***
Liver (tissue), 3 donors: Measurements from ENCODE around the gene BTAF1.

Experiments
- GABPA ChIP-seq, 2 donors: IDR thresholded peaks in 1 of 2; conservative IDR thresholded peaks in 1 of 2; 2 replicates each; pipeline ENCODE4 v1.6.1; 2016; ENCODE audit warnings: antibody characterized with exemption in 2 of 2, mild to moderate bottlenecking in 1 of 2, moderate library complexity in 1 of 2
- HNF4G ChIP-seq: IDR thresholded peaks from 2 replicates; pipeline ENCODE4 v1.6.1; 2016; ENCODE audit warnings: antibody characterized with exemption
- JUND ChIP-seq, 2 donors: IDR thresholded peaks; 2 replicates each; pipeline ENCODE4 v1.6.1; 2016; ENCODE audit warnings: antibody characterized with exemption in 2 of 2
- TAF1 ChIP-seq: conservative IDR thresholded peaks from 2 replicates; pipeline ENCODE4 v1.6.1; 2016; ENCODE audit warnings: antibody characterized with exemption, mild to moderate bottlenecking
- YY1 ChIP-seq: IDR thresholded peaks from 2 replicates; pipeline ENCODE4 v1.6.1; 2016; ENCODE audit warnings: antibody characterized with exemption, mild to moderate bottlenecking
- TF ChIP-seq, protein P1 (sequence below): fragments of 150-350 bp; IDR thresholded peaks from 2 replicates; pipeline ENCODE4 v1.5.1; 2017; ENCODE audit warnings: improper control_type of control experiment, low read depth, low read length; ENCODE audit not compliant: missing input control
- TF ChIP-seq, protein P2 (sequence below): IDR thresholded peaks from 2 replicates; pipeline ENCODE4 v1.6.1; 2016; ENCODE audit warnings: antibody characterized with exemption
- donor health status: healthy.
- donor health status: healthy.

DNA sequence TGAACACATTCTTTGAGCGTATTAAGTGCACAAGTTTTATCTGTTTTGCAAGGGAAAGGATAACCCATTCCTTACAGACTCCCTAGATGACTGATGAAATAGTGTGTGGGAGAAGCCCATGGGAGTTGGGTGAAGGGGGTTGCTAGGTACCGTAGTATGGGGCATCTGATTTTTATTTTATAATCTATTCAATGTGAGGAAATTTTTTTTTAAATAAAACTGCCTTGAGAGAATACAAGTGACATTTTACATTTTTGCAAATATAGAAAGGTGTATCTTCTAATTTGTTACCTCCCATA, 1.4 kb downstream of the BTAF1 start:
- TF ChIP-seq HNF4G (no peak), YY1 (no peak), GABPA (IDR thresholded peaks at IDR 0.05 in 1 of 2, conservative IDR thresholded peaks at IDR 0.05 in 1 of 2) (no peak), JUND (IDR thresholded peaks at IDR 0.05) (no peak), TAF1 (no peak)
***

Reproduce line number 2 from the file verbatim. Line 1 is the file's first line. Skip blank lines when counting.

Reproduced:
Experiments